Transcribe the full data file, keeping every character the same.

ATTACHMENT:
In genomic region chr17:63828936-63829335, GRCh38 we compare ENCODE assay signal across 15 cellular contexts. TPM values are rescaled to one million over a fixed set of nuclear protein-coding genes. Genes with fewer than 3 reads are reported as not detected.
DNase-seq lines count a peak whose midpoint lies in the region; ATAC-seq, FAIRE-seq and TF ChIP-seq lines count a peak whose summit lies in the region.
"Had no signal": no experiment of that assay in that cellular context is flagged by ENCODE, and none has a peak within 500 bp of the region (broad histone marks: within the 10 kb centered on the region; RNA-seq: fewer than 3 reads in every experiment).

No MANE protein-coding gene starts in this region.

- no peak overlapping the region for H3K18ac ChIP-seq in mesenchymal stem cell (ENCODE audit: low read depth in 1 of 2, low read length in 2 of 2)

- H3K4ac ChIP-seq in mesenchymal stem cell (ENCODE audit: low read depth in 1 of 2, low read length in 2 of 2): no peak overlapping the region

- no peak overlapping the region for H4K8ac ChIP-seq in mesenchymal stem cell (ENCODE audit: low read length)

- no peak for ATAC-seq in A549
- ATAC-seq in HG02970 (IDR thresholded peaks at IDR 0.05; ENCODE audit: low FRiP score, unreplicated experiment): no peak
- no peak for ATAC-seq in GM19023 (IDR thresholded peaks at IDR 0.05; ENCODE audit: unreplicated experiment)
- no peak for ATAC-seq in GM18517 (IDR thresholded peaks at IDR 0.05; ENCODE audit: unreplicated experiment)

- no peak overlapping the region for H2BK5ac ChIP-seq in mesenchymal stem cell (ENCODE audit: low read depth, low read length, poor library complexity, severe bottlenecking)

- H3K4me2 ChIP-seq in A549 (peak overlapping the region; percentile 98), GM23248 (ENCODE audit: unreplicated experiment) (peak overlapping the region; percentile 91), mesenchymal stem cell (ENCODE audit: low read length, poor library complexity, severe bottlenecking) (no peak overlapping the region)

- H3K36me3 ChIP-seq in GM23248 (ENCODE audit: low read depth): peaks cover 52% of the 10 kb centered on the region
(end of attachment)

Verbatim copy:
In genomic region chr17:63828936-63829335, GRCh38 we compare ENCODE assay signal across 15 cellular contexts. TPM values are rescaled to one million over a fixed set of nuclear protein-coding genes. Genes with fewer than 3 reads are reported as not detected.
DNase-seq lines count a peak whose midpoint lies in the region; ATAC-seq, FAIRE-seq and TF ChIP-seq lines count a peak whose summit lies in the region.
"Had no signal": no experiment of that assay in that cellular context is flagged by ENCODE, and none has a peak within 500 bp of the region (broad histone marks: within the 10 kb centered on the region; RNA-seq: fewer than 3 reads in every experiment).

No MANE protein-coding gene starts in this region.

- no peak overlapping the region for H3K18ac ChIP-seq in mesenchymal stem cell (ENCODE audit: low read depth in 1 of 2, low read length in 2 of 2)

- H3K4ac ChIP-seq in mesenchymal stem cell (ENCODE audit: low read depth in 1 of 2, low read length in 2 of 2): no peak overlapping the region

- no peak overlapping the region for H4K8ac ChIP-seq in mesenchymal stem cell (ENCODE audit: low read length)

- no peak for ATAC-seq in A549
- ATAC-seq in HG02970 (IDR thresholded peaks at IDR 0.05; ENCODE audit: low FRiP score, unreplicated experiment): no peak
- no peak for ATAC-seq in GM19023 (IDR thresholded peaks at IDR 0.05; ENCODE audit: unreplicated experiment)
- no peak for ATAC-seq in GM18517 (IDR thresholded peaks at IDR 0.05; ENCODE audit: unreplicated experiment)

- no peak overlapping the region for H2BK5ac ChIP-seq in mesenchymal stem cell (ENCODE audit: low read depth, low read length, poor library complexity, severe bottlenecking)

- H3K4me2 ChIP-seq in A549 (peak overlapping the region; percentile 98), GM23248 (ENCODE audit: unreplicated experiment) (peak overlapping the region; percentile 91), mesenchymal stem cell (ENCODE audit: low read length, poor library complexity, severe bottlenecking) (no peak overlapping the region)

- H3K36me3 ChIP-seq in GM23248 (ENCODE audit: low read depth): peaks cover 52% of the 10 kb centered on the region